WHAT IS IT?
Salt, and celery seed, are milled down into a vegetal blend that adds a salty savory sweetness to all kinds of foods, and beverages.
The salt allows the essential oils in the celery seeds to pass into your tongue faster, and with greater transmission. That’s what brings out the fresh garden flavor of the seeds making them taste more like celery than they would on their own. Celery seeds have high levels of sodium nitrate in them that, when combined with sea salt makes for a salt that’s perceived as both a tad sweet, vegetal, and then extra salty.
- An excellent savory-salty base for sour cream dips;
- A seasoning in, and rim salt (with a touch of citric acid) for a Bloody Mary;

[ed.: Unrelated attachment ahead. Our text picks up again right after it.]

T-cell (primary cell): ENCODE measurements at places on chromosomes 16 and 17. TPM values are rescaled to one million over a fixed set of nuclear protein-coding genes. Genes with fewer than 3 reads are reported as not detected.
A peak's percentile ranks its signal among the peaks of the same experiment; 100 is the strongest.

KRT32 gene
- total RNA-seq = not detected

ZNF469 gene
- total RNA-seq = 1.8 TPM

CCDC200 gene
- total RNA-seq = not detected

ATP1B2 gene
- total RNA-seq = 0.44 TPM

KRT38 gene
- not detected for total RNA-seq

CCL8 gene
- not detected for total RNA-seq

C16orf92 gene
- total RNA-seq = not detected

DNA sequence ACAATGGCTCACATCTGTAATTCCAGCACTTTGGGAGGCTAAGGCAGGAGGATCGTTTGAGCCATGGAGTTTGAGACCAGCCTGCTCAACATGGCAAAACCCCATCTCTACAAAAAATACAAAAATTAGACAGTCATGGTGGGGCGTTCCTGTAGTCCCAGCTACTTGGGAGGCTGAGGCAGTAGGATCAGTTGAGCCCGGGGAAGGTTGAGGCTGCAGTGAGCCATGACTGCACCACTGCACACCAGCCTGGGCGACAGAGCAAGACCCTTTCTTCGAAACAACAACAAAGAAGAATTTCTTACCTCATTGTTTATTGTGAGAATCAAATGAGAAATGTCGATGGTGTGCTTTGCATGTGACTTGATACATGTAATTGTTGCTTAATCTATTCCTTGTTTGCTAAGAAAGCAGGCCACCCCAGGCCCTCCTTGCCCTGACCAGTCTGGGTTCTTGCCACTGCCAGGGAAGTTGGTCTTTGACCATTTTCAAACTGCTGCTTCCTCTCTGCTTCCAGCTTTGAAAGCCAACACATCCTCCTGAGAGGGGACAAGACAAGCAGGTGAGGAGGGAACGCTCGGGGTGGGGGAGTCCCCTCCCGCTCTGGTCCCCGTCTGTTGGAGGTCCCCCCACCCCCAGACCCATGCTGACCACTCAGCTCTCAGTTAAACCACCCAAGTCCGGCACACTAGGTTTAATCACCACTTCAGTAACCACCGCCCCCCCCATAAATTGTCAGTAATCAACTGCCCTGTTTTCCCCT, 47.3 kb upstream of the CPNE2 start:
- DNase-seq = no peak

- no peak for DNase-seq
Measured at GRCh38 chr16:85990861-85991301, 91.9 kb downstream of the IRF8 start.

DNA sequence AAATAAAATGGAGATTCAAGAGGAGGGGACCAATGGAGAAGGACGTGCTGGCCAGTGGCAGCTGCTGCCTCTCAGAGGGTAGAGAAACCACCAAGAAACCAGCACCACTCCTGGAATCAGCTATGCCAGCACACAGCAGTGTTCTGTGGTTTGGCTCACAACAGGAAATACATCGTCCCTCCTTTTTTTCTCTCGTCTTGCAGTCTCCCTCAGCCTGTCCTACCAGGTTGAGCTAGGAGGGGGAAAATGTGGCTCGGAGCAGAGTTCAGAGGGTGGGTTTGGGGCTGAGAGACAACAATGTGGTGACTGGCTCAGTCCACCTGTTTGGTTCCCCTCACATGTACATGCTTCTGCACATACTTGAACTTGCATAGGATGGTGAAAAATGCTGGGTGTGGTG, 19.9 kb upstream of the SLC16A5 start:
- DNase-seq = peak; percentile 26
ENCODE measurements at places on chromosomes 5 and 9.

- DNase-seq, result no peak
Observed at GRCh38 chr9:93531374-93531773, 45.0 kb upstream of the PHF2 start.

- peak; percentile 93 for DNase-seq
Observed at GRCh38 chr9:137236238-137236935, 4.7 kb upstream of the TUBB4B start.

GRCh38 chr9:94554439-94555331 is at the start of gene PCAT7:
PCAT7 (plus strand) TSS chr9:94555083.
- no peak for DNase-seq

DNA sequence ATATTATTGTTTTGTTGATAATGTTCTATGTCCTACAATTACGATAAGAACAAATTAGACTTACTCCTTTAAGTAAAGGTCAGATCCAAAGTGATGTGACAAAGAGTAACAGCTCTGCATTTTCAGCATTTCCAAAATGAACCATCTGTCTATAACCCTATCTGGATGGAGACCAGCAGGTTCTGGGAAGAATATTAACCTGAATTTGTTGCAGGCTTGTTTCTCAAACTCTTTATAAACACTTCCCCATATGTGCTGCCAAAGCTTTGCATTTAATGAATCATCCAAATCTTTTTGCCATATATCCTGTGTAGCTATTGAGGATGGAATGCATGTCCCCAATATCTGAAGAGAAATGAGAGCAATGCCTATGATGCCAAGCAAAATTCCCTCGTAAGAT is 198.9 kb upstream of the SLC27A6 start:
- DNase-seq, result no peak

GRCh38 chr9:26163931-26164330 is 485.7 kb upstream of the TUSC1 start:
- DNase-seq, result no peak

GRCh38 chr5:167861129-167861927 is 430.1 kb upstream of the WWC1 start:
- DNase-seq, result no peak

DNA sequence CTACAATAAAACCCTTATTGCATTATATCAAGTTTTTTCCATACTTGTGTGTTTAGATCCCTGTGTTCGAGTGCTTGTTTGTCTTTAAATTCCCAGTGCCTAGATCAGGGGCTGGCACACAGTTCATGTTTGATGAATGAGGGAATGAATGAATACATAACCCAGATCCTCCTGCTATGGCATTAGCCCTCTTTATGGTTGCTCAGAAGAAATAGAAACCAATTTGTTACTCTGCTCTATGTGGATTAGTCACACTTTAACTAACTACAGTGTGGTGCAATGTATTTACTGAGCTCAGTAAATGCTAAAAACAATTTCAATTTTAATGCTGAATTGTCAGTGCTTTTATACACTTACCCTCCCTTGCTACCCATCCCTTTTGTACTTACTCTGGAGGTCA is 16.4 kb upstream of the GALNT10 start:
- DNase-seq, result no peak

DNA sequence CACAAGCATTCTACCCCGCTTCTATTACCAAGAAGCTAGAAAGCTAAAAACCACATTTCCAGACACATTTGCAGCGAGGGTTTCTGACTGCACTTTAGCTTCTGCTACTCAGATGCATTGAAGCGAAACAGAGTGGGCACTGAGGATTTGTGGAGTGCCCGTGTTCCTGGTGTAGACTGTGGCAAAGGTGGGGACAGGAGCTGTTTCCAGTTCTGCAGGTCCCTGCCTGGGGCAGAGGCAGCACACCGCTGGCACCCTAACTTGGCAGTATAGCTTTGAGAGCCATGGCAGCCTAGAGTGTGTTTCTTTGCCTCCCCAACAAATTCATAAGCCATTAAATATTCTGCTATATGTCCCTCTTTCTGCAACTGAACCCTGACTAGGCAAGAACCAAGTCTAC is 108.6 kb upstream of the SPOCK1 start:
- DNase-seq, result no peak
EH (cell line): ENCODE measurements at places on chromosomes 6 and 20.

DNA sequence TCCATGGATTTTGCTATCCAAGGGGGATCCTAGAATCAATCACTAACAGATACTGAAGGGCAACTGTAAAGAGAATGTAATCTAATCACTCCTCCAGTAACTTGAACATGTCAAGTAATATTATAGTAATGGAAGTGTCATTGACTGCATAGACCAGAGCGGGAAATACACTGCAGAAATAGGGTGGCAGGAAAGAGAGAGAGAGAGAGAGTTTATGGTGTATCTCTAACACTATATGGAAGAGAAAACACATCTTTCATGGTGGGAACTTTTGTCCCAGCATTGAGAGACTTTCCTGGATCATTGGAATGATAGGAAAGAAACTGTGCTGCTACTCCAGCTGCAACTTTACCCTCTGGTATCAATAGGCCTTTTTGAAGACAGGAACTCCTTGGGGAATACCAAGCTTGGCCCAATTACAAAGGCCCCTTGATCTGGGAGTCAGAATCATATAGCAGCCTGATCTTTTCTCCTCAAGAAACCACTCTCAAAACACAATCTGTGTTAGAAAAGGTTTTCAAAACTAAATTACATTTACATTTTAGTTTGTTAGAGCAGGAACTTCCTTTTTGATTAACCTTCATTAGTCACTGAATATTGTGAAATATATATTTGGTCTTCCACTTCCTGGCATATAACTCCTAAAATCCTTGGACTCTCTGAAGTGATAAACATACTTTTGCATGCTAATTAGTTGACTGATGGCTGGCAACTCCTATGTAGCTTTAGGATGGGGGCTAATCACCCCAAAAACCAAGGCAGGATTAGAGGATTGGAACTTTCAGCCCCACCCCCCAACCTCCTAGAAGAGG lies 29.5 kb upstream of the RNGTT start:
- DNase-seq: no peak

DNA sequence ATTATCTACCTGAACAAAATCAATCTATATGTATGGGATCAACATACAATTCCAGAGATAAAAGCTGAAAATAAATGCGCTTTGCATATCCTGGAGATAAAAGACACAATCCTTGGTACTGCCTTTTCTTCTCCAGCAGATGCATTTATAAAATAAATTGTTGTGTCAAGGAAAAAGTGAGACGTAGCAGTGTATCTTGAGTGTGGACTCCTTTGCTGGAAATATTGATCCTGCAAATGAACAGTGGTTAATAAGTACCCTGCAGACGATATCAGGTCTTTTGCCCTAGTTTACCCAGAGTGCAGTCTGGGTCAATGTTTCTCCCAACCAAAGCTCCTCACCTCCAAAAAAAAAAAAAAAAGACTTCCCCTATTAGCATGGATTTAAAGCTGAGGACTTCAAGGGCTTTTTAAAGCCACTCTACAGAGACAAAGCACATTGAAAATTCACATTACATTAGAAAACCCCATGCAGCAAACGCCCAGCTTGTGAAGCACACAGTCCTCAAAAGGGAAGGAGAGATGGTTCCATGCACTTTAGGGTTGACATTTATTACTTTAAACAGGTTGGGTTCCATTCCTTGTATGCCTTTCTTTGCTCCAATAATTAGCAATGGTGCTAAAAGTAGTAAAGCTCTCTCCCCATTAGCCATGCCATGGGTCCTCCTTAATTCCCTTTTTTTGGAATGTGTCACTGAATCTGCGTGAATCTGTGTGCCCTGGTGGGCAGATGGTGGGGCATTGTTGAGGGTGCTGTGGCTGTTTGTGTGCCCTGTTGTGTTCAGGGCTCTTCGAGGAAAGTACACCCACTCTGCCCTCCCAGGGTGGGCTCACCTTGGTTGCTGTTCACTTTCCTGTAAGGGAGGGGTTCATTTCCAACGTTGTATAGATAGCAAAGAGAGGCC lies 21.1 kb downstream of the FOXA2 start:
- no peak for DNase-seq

- Dry rubs, especially ones like Old Bay®;
- Frequently in cole slaw, potato salad.
- Fish fry batters, like for fried oysters, use it instead of salt for lift in the flavor that counters often strong seafood notes.
A FEW IMPROVISATIONAL RIFFS:
- My dry-cure beef rub;
- The salty savory for my porcini-panko roasted tomatoes;
- My rustic pasta has chopped sage, and celery salt with a little chervil, and olive oil;
- Steamed parsnips tossed in ghee and celery salt.
Celery seeds already have existing levels of sodium nitrate in them, when combined with sea salt you get an extra salty salt. Sodium nitrate is very valuable in preserving and curing foods. Next time you plan to season or dry cure some homemade sausages, be sure to add a pinch of celery salt for big herbaceous flavor.
If you have an allergy, or sensitivity to nitrates, Do not use celery salt, which is naturally high in nitrates.
Nitrates are a natural preservative. In limited quantities, they have been generally regarded as safe, and are, historically, a sanitizer and preservative for millennia.
Get top quality from our friends at SpiceJungle.